Left Behind, the Movie (2014)


“Left Behind” (2014) stars Nicolas Cage and is a remake of “Left Behind: The Movie” (2008) starring Kirk Cameron. Both movies are based on the popular book, Left Behind, by Tim LaHaye and Jerry Jenkins (1998.)


Generally speaking, The Theology Nerd is not a big fan of the Left Behind franchise, but this movie bears little resemblance to the original. The first movie was, at the very least, good cinema. The new film is pretty much a simple disaster movie. Roger Ebert termed it “essentially an airport movie with an evangelical spin.” That summation is absolutely correct.

True, there is an evangelical direction to the movie, but it comes across very weakly. The mother who believes in God is perceived by her family as being crazy and the minister never truly believed until it was too late. There is little to nothing in this film that would encourage faith. While we disagree with a number of elements in the first movie, it did encourage faith in its believing audience.

What is this movie about? Essentially, a married pilot is trying to have an affair with a naïve flight attendant. While in the air, the rapture happens. Some of the passengers are among the millions of people who disappear. There is nowhere to land the plane due to the disaster. They are also running out of fuel, making the danger all the more paramount. The pilot’s daughter finds a place for them to land the plane and eventually the remaining passengers and crew exit the crash-landed plane. There is even a sub-arc romance that begins to blossom by the ending. That is really about it. Much of the world disappears due to a secret rapture and the plane is safely landed. End of story.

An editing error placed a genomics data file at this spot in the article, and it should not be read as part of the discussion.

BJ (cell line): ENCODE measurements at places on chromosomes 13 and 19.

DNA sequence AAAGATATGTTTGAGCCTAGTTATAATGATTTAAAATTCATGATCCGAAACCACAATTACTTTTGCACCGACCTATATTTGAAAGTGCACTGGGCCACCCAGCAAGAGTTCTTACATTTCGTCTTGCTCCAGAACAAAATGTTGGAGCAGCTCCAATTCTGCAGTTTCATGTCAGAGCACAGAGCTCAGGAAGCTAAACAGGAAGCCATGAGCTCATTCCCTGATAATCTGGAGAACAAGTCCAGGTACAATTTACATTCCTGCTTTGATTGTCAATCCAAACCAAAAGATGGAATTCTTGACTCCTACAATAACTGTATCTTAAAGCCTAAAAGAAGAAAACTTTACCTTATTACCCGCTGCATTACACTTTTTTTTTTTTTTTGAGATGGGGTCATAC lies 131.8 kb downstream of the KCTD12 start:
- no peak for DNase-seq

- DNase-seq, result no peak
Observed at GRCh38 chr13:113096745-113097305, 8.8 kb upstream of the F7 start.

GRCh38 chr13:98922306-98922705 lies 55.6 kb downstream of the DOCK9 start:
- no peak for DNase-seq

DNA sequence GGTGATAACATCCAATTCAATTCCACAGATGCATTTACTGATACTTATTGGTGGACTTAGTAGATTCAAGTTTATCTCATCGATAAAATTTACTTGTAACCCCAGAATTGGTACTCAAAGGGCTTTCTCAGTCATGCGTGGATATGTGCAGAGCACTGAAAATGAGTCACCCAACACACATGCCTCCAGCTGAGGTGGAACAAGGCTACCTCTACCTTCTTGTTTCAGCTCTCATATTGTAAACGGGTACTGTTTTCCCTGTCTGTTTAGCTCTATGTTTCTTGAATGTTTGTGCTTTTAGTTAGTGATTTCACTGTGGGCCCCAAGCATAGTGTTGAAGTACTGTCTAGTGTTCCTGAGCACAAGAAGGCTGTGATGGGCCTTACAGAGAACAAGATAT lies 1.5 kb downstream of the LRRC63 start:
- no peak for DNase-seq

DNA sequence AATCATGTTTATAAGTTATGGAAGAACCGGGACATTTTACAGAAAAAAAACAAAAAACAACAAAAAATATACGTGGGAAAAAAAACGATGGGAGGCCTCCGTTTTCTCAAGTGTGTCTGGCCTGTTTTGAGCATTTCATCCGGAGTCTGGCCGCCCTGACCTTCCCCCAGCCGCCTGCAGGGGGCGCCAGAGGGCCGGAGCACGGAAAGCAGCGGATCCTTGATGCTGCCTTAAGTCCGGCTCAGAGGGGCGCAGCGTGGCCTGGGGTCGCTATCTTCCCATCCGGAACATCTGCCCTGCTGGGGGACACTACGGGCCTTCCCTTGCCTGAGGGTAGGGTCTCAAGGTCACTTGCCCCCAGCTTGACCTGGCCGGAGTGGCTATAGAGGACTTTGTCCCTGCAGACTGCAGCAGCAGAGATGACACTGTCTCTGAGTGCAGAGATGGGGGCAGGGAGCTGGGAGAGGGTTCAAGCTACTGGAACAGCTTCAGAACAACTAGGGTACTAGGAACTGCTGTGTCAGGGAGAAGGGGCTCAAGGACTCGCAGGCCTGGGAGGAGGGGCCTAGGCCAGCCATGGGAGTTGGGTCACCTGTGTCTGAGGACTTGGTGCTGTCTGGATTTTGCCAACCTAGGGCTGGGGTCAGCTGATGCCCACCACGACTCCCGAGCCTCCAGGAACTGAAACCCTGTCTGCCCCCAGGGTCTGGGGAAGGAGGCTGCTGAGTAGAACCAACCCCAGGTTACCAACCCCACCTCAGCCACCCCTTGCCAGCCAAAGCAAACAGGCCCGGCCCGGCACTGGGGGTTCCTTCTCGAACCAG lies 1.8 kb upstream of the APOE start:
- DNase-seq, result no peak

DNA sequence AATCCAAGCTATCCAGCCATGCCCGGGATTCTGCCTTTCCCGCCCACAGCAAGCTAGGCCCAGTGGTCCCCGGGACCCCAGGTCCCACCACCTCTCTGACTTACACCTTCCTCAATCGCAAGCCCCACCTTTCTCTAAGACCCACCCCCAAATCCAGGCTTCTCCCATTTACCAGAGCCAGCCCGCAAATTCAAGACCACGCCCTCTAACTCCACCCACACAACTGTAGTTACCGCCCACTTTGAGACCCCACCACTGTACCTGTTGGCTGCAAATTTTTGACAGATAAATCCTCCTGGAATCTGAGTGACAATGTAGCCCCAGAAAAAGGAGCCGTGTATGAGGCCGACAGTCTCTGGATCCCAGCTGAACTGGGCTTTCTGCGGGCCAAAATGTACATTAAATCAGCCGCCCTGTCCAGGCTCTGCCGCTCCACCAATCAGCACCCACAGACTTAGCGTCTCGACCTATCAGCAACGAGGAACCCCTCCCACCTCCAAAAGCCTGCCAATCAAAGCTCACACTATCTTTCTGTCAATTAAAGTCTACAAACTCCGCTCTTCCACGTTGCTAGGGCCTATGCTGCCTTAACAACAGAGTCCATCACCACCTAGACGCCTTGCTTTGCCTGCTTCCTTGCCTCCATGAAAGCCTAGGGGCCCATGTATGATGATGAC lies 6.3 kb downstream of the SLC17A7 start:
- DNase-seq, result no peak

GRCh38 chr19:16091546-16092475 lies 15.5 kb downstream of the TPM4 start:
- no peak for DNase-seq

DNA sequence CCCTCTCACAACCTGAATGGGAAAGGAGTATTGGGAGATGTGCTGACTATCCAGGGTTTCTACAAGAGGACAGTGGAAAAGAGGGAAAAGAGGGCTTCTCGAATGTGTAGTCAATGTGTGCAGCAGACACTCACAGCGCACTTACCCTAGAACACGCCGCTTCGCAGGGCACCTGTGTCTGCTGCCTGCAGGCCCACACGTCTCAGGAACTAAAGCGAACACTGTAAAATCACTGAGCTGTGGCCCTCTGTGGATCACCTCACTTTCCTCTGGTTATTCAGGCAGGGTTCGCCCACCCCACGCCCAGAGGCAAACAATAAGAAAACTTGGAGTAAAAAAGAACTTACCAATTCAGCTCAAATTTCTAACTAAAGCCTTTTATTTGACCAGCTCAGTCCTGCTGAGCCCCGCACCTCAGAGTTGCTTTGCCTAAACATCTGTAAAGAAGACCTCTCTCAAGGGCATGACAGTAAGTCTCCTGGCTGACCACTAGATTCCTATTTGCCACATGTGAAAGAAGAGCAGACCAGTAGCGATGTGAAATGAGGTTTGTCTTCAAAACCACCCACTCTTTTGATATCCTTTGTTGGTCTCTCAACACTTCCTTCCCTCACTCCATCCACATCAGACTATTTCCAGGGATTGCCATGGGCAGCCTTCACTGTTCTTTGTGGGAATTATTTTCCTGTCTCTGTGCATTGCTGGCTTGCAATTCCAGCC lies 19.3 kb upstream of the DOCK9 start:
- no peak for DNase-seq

What is missing? Despite the fact that we disagree with the typical dispensational, pre-tribulational ordering of events, there is much more that is lacking. This feels more like a secularized understanding of the book of Revelation. The original movie dealt with two main ideas: the rapture and the anti-christ. Millions of people disappear suddenly and without explanation from the earth’s population in both movies. The original also dealt majorly with the deception that the anti-christ would have over the earth’s masses; it was, at times, was quite supernatural and eerie. We do not even hear of an antichrist in this movie. It is as if the rapture happened and any additional biblical reference was cut. It is simply a movie a plane landing under emergency conditions. The rapture serves more as the backdrop for the story.

The Left Behind franchise has departed from anything like its inception. In our opinion, this is no longer a Christian-based movie. It may still have an evangelical bent in the background, but that is all. Any movie based at least loosely on dispensational theology should include a rapture of the church, a revealing of the antichrist, a wicked deception, and horrific persecution of any who turn to Christ in wake of the rapture. After the rapture, dispensationalists would heavily refocus energy upon Israel and the Jewish people. Then the movie might even include the return of Christ in triumph defeating the anti-christ and his forces.